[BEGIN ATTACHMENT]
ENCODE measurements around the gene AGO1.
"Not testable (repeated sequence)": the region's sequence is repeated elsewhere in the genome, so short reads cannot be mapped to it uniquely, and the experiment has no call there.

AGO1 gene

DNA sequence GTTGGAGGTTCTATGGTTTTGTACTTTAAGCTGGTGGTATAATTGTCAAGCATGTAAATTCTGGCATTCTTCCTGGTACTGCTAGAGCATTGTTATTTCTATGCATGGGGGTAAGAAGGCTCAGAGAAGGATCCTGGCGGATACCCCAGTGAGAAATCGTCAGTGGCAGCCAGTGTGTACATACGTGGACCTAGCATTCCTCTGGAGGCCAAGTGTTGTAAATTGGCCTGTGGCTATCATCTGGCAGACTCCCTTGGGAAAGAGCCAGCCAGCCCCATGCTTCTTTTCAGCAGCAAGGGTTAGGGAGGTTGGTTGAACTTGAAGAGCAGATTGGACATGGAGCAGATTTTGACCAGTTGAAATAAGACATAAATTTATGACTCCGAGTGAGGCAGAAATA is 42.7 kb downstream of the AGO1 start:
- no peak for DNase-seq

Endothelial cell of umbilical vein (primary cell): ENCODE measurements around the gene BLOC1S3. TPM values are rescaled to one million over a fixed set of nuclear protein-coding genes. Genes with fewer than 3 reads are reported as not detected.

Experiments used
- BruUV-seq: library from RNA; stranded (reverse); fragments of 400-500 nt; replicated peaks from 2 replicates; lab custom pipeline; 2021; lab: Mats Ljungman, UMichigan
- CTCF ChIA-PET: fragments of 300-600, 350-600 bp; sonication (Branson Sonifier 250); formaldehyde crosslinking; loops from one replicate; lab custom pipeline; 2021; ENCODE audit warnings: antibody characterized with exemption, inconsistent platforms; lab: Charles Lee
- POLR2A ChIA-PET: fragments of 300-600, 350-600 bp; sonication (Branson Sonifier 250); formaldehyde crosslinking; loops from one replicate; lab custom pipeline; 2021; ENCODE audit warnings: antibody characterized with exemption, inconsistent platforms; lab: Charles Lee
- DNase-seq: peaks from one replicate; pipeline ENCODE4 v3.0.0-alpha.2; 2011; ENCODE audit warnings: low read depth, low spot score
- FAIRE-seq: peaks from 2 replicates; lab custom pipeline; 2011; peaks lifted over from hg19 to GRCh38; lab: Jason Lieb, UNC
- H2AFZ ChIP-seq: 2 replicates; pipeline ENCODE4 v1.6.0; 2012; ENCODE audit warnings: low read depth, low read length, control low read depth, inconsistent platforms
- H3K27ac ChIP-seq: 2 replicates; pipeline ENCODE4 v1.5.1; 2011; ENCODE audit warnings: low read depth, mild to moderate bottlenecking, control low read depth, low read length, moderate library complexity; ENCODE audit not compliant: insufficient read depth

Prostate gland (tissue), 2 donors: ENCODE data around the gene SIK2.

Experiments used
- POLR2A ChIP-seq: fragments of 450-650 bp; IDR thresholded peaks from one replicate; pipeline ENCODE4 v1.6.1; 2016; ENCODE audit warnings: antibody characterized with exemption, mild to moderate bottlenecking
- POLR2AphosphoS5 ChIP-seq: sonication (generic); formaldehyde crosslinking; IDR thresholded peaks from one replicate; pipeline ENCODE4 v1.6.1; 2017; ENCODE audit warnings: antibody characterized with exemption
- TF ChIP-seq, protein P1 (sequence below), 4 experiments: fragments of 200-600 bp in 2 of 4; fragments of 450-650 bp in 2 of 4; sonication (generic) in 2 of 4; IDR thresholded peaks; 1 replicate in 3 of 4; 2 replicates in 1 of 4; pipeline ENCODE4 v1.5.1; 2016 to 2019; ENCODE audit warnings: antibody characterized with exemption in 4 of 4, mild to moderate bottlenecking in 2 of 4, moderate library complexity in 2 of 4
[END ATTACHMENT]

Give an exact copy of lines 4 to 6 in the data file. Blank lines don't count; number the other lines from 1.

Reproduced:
DNA sequence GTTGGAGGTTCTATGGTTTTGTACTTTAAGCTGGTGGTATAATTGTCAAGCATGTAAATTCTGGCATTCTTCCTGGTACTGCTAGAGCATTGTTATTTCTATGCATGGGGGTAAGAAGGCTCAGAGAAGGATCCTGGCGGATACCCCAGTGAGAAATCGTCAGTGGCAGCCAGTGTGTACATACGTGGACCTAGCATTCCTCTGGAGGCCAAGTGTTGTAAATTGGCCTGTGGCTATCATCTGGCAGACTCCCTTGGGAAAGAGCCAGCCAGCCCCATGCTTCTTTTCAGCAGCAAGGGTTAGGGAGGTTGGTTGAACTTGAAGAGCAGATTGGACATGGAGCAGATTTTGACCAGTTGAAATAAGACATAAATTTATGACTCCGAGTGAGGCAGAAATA is 42.7 kb downstream of the AGO1 start:
- no peak for DNase-seq

Endothelial cell of umbilical vein (primary cell): ENCODE measurements around the gene BLOC1S3. TPM values are rescaled to one million over a fixed set of nuclear protein-coding genes. Genes with fewer than 3 reads are reported as not detected.